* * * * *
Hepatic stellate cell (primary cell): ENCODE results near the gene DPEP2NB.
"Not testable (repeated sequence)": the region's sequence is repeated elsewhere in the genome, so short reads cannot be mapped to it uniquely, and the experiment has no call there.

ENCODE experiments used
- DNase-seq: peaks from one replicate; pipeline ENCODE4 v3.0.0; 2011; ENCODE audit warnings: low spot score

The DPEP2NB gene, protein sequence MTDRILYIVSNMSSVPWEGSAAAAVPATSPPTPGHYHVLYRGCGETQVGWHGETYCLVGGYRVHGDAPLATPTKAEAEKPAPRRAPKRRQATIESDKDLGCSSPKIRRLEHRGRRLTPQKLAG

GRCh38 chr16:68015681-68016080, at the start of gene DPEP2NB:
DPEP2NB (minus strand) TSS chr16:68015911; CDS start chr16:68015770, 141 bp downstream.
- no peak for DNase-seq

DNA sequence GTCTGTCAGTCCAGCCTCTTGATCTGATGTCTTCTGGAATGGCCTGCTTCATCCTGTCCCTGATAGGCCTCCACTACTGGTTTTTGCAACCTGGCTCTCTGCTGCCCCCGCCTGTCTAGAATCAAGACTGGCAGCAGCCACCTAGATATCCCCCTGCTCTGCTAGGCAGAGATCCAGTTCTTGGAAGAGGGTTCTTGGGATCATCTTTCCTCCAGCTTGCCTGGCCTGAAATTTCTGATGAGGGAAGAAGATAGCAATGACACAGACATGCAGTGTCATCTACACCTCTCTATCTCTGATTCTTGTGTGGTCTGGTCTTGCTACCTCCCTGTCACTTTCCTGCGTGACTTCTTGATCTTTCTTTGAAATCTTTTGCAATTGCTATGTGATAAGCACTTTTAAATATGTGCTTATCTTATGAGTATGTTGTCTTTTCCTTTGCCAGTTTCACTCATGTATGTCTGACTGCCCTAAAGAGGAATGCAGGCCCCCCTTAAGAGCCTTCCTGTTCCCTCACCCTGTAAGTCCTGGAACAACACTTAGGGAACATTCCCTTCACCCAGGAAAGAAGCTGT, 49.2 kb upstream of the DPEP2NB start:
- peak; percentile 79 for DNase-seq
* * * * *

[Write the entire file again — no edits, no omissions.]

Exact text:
Hepatic stellate cell (primary cell): ENCODE results near the gene DPEP2NB.
"Not testable (repeated sequence)": the region's sequence is repeated elsewhere in the genome, so short reads cannot be mapped to it uniquely, and the experiment has no call there.

ENCODE experiments used
- DNase-seq: peaks from one replicate; pipeline ENCODE4 v3.0.0; 2011; ENCODE audit warnings: low spot score

The DPEP2NB gene, protein sequence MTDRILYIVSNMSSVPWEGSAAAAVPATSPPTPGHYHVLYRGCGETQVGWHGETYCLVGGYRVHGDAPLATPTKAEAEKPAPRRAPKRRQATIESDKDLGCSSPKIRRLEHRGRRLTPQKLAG

GRCh38 chr16:68015681-68016080, at the start of gene DPEP2NB:
DPEP2NB (minus strand) TSS chr16:68015911; CDS start chr16:68015770, 141 bp downstream.
- no peak for DNase-seq

DNA sequence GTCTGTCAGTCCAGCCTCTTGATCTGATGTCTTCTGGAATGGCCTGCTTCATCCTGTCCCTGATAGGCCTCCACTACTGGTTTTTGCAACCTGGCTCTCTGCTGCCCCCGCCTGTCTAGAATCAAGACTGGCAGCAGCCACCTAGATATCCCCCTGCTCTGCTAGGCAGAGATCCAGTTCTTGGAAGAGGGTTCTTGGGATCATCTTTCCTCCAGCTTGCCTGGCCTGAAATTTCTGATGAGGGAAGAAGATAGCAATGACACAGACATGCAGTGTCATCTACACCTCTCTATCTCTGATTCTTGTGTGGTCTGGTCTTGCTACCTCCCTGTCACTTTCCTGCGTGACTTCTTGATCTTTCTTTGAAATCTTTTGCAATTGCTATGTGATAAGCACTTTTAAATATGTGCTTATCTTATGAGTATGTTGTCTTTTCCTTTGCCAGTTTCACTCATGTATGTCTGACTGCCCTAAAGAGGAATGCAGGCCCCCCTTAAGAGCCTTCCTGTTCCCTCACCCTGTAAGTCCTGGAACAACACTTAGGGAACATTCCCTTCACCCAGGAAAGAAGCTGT, 49.2 kb upstream of the DPEP2NB start:
- peak; percentile 79 for DNase-seq